Lectures are the archetypal image of student life. Picture a draughty, high ceilinged theatre with tiered rows of wooden benches angled towards a professor of something obscure peering through his or her glasses at a jumble of notes on the lectern, perhaps talking in Latin or ancient Greek or another dead language like Spartan or Trojan, on a sunny afternoon… The reality is that you’ll be watching a PowerPoint presentation projected onto the whitewashed wall of a half-empty prefab at half past nine in the morning with somebody addressing you in a nasal soporific drone. If you’re lucky it’ll, finish early because of a technical problem. We hate to shatter your illusions, but here are the cold hard facts about lectures.
5 things to spot in a game of lecture hall I Spy
- Someone flitting back and forth between a blank word document and Facebook/Twitter/BuzzFeed
- An arty type flogging the dead horse known as pen and paper (with ink all over their hands).
- A sleeping student blissfully unaware of the trickle of drool threatening to drop out of the corner of their mouth.
- The latecomer who arrives guiltily clutching the coffee and breakfast baguette which are evidently to blame for their tardy arrival.
- Someone NOT cheekily checking their phone mid-lecture.
IS THERE ANY POINT ACTUALLY GOING TO LECTURES?
For arts students, a more convenient alternative is sourcing TV documentaries and radio podcasts. For example, Louis Theroux’s back catalogue is fantastic for anthropology students; BBC Radio 4’s In Our Time is an encyclopaedic archive of radio broadcasts that covers everything from Romanticism to the theory of relativity. All of this can be watched or listened to from the comfort of your own bed at an hour to suit you, and it’s less embarrassing falling asleep there than in lectures. Though possibly more crowded.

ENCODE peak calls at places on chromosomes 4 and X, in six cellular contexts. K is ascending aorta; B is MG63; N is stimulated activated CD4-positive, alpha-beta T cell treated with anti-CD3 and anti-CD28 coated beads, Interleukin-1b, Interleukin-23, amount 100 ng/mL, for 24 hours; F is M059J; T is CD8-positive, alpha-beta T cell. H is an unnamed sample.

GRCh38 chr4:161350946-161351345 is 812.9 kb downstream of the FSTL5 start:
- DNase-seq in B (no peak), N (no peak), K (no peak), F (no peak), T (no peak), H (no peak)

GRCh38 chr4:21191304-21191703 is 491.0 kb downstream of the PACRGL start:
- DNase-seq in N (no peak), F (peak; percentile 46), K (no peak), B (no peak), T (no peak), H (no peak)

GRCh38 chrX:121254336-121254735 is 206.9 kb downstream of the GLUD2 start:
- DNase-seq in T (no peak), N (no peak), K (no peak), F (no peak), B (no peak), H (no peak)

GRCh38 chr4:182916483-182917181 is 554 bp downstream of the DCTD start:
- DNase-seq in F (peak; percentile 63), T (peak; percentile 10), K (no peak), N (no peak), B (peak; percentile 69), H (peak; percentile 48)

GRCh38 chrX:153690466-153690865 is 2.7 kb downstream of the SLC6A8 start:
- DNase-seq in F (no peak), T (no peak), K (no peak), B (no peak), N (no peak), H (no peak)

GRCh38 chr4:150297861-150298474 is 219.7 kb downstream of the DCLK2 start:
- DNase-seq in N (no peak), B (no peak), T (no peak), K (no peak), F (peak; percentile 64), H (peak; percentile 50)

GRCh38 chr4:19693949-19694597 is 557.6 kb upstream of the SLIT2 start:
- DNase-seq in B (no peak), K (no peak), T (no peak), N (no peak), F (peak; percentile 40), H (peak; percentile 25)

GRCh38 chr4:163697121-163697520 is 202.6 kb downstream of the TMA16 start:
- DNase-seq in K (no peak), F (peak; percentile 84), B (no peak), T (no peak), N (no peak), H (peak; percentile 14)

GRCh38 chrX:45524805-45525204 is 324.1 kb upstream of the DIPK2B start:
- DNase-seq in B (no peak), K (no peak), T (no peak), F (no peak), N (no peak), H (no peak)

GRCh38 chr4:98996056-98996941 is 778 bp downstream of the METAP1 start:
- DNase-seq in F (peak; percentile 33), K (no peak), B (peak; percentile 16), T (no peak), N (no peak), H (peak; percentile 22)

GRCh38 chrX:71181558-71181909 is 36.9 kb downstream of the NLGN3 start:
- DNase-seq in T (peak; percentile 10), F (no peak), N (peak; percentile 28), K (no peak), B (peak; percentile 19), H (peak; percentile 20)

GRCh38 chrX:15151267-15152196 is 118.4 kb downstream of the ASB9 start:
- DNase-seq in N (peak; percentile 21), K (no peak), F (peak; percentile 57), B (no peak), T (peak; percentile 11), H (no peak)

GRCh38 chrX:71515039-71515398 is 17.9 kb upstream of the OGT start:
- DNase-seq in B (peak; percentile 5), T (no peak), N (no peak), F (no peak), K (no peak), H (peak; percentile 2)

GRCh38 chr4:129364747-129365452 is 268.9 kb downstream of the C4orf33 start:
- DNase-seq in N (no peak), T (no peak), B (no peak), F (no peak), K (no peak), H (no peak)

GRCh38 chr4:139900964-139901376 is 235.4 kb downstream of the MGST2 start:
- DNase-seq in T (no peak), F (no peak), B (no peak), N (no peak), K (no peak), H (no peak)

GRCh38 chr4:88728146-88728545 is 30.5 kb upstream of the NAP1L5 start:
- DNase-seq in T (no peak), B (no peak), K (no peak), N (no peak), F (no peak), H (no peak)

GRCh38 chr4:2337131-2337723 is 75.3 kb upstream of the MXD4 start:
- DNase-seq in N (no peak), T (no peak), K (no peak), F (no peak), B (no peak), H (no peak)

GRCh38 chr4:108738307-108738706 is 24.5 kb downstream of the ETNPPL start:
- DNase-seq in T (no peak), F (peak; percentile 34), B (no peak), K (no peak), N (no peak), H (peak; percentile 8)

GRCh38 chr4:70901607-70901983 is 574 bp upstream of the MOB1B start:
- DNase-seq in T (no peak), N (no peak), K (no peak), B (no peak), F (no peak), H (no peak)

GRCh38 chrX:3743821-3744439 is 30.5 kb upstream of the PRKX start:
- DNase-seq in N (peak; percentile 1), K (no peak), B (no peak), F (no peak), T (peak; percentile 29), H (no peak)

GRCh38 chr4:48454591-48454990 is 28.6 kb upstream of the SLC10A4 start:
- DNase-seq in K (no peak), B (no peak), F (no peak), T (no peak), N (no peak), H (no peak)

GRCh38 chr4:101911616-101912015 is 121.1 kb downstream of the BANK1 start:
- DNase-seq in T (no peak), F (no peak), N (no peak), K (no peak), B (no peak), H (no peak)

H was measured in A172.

If you do attend lectures, work in the offbeats. Every time the rest of the room starts scribbling or typing, recline in your chair and leisurely examine your cuticles. When they’re bored and nothing is happening, write intently on your laptop. This is a great way to psych people out with a bit of cunning bluffing.
BUT I STUDY SCIENCE…
For science students, attendance at lectures is more important. In the arts, only knowing what everyone else knows isn’t as impressive as knowing something they don’t. In the sciences, though, where understanding is gained in a linear and cumulative way, not knowing what everybody else knows is more likely to result in a medical malpractice suit or a collapsing bridge than a high first. Remember the words ‘linear’ and ‘cumulative’, and add them to your Bluffer’s lexicon. They always sound good.
WHEN’S IT OKAY TO SKIP A LECTURE?
Contrary to popular belief, the best excuse for missing a lecture is not a hangover: it’s having a cold. No 100-word summary that finally explains postmodernism is worth stifling a cough or plugging a runny nose for 50 minutes. Which may be why nobody quite understands postmodernism.
AND WHEN’S IT NOT?
The lectures most worth attending are the ones just before the exam. The lecturers inevitably realise, in panic, that they’ve forgotten to cover a question which is about to come up. So watch for the tell-tale signs: ‘I know the timetable said we’d cover Wagner’s operas, but instead I’d like to talk a bit about Stravinsky…’ That means there’s a question on the latter in the exam, and your lecturer has just got wind of it.
MAXIMUM BLUFFING VALUE
If you have to miss an unmissable lecture, there are some recovery tactics. The first is repeated lectures. This is like catch-up TV, except the time delay is a year, not an hour. The freshers won’t even recognise each other, and so will assume you’re supposed to be there. The second is persuading someone to ‘share’ their lecture notes with you. This is a bit more of a gamble because other people’s notes range from revelatory to incomprehensible to sadistically misleading. Finally, you might find a recording or transcript of the lecture. These are often uploaded onto the university website to aid dyslexic students. Have no qualms about piggy-backing on the resources of the disadvantaged: this is called ‘using your initiative’.